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  • Do people still use Ada -- (it was mostly used in the Defense Department)
  • Are all applications written in Ada "Legacy"?
  • Does Ada knowledge still sell
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Read this first before asking this Q: tiobe.com/index.php/content/paperinfo/tpci/index.html It is more popular than F# or Assembly, and it actually has a neat syntax (IMO). –  Job Aug 7 '11 at 14:06
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Another informative page: seas.gwu.edu/~mfeldman/ada-project-summary.html –  BlackJack Aug 7 '11 at 14:08
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@greenlit, Java to Ada developers are currently about 20:1. To find out more, try to scan the job postings. What is your angle here? Are you hoping to find a high-paying Ada job? –  Job Aug 7 '11 at 14:14
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If you want to use it in general application, why does popularity matter? Do you plan on adding other devs? –  JeffO Aug 7 '11 at 14:18
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@greengit see also stackoverflow.com/questions/1078043/why-didnt-ada-make-it - actually it did make it, java has spent most of its time catching up ! –  NWS Oct 31 '11 at 13:07
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Do people still use Ada -- (it was mostly used in the Defense Department)

It appears that Ada was last updated in 2005 and there's work toward an Ada 2012, so the language itself is still alive and kicking.

As far as use, Ada isn't mandated for use in the Department of Defense anymore. Most of the work that I've seen and done has been in Java, C, and C++, but there's also use of the .NET framework and I've even heard of projects running other JVM languages such as Scala, depending on how the system will be used. There's probably a lot of code out there in Ada, so I wouldn't be surprised if there's a lot of code reuse and maintenance happening. Given the nature of defense projects, it's hard to come up with specific numbers as to its use.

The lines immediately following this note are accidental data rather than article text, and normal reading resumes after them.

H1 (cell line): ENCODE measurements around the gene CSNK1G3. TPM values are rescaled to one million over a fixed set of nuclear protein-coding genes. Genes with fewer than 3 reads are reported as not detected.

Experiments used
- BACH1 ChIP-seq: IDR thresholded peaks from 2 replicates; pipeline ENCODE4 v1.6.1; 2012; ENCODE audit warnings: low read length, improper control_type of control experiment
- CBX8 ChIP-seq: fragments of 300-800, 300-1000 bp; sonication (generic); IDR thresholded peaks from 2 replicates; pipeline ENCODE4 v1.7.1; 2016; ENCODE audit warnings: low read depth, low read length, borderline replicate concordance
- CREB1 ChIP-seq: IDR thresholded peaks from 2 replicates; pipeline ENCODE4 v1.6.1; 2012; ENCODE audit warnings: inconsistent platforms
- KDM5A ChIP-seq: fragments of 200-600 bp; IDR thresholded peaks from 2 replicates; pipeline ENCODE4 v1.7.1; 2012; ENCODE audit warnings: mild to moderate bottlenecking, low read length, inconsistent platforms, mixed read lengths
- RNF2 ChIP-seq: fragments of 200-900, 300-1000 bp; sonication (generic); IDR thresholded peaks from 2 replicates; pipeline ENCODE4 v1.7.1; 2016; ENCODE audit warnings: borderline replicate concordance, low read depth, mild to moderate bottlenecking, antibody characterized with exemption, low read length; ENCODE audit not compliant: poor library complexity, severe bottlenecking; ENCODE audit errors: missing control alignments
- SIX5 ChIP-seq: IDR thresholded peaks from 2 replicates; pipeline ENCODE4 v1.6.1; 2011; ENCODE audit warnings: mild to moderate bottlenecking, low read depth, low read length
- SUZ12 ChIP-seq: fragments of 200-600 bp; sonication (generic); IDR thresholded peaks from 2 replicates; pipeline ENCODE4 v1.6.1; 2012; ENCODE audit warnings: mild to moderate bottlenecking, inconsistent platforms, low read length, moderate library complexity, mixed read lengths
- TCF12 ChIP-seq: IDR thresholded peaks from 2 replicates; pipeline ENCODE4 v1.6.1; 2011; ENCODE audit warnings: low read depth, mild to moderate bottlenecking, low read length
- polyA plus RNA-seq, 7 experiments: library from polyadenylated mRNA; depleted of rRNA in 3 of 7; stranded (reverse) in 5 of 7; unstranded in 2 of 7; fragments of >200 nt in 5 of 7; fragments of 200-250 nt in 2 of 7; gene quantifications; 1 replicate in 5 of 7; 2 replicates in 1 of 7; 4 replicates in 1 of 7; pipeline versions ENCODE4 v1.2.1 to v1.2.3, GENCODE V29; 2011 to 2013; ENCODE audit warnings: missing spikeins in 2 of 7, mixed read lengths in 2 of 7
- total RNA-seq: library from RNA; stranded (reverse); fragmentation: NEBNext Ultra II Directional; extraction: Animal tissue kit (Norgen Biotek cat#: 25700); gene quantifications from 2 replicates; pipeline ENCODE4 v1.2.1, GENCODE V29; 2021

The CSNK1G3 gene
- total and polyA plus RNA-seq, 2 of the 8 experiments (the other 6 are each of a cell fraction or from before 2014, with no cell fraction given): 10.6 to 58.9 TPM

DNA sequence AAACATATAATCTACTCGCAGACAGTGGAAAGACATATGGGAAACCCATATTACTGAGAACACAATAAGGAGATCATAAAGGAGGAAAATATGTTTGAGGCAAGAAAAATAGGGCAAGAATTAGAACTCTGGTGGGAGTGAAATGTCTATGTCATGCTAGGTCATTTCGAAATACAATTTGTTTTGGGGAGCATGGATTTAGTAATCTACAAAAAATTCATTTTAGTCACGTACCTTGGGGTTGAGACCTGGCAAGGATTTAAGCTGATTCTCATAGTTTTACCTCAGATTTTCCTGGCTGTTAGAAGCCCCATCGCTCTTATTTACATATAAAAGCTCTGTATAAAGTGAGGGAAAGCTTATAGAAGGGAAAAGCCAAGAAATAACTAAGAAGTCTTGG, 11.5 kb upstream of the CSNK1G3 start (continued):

There is a list of Ada projects and users, but it looks like the last update was in June 2008. There might be more recent lists out there, but I couldn't quickly find any.

Are all applications written in Ada "Legacy"?

If you're asking if there is new Ada development, I wouldn't be surprised if new systems are being written from the ground up in Ada. I would suspect there would be too many, but there are probably some out there. However, I would suspect that most of the Ada work out there is maintenance or upgrades on existing systems, not new development.

Does Ada knowledge still sell

Knowledge in anything sells, if you can find someone who is looking for that skill set. Even if you aren't using Ada in development, I've found that knowing a particular language or framework has changed my opinion and how I use other languages or frameworks. I would suspect that knowing Ada would give you an insight into other methods to design and construct software in other languages as well.

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I am writing new systems in Ada :) –  NWS Oct 31 '11 at 13:09
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C# & .NET are also used in business applications written by defense contractors. –  George Stocker Oct 31 '11 at 14:21
    
@NWS: In some ways it looks like it could offer much more robust static validation than would be possible in C. I'm curious, though, to what extent subrange-based typing actually works to reduce machine-size dependence. If one has e.g. two variables declared as type 0..200, and wishes to test whether their product is greater than 250, could one simply compare their product to 250 and have it be guaranteed to work, or would it fail compilation in cases where it might fail, or could it pass compilation but fail at runtime if the product exceeds 32,767? –  supercat Jun 13 at 16:06